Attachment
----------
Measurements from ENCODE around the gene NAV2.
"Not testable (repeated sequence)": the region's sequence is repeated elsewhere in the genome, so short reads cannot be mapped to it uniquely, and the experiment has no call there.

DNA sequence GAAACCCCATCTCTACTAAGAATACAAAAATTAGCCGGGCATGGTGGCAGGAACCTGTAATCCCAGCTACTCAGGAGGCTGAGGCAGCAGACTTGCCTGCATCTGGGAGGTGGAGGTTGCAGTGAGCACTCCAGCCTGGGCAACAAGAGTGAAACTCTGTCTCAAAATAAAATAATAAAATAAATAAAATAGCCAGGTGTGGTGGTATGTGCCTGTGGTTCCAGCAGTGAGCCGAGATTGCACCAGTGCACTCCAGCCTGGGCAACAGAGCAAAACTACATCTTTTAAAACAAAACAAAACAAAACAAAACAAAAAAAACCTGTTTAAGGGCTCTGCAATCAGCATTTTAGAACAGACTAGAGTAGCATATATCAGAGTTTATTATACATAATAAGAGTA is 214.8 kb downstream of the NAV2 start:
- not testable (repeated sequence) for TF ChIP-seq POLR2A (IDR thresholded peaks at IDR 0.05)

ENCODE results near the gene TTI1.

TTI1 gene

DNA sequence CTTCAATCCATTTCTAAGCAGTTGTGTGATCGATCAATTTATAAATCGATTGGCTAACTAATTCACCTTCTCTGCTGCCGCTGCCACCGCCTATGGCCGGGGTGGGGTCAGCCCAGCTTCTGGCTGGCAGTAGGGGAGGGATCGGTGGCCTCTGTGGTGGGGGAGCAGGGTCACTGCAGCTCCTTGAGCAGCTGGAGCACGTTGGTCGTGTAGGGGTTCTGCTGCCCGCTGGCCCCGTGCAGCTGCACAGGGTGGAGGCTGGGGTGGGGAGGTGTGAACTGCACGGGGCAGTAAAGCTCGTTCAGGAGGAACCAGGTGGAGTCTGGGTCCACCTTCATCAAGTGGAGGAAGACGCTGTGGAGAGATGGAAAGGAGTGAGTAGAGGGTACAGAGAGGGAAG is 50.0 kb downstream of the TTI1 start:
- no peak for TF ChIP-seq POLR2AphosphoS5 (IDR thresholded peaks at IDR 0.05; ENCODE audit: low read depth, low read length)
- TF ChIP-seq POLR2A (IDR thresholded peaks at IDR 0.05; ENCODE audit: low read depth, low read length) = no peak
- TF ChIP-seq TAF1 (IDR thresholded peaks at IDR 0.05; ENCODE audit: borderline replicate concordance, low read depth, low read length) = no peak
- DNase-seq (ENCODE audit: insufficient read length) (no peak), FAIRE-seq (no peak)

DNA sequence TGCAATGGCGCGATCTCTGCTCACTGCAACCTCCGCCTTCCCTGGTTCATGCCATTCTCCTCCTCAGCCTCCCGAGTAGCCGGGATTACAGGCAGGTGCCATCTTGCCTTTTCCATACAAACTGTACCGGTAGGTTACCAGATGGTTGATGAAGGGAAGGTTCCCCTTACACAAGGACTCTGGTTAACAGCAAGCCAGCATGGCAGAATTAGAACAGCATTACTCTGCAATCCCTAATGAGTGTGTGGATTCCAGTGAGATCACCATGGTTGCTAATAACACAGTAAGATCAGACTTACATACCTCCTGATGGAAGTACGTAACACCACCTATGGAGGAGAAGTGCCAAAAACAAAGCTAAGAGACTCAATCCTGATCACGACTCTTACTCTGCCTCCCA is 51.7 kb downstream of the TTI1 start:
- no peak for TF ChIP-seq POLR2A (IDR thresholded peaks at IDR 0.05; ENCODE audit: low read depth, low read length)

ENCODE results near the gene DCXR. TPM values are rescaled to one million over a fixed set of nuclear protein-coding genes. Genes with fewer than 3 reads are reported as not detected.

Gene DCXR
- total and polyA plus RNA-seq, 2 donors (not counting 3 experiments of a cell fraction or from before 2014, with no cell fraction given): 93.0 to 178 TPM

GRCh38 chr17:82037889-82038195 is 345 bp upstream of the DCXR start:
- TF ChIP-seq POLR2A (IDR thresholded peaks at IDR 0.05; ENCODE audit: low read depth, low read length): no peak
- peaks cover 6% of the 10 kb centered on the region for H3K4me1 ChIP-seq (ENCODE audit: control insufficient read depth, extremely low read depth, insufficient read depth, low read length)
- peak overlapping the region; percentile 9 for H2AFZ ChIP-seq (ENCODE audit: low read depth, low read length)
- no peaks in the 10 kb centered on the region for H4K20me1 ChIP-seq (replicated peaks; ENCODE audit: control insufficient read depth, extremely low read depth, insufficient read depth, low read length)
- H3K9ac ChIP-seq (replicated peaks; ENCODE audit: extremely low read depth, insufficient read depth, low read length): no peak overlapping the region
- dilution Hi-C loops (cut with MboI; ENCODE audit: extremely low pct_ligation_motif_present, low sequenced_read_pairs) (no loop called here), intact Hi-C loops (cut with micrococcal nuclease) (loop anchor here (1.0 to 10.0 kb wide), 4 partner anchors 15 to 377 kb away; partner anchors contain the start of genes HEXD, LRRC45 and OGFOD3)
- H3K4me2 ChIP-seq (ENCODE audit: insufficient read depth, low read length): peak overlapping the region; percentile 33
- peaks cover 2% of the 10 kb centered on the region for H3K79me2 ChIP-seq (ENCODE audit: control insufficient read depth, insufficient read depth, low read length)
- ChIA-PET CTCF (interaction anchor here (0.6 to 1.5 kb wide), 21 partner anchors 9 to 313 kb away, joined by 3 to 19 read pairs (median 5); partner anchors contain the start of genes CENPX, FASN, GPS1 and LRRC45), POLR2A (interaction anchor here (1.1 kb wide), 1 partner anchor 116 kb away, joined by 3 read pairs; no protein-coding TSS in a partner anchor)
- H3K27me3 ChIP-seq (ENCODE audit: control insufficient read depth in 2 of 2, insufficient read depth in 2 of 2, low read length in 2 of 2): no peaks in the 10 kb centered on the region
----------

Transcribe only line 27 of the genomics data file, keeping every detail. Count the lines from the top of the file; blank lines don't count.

- H3K27me3 ChIP-seq (ENCODE audit: control insufficient read depth in 2 of 2, insufficient read depth in 2 of 2, low read length in 2 of 2): no peaks in the 10 kb centered on the region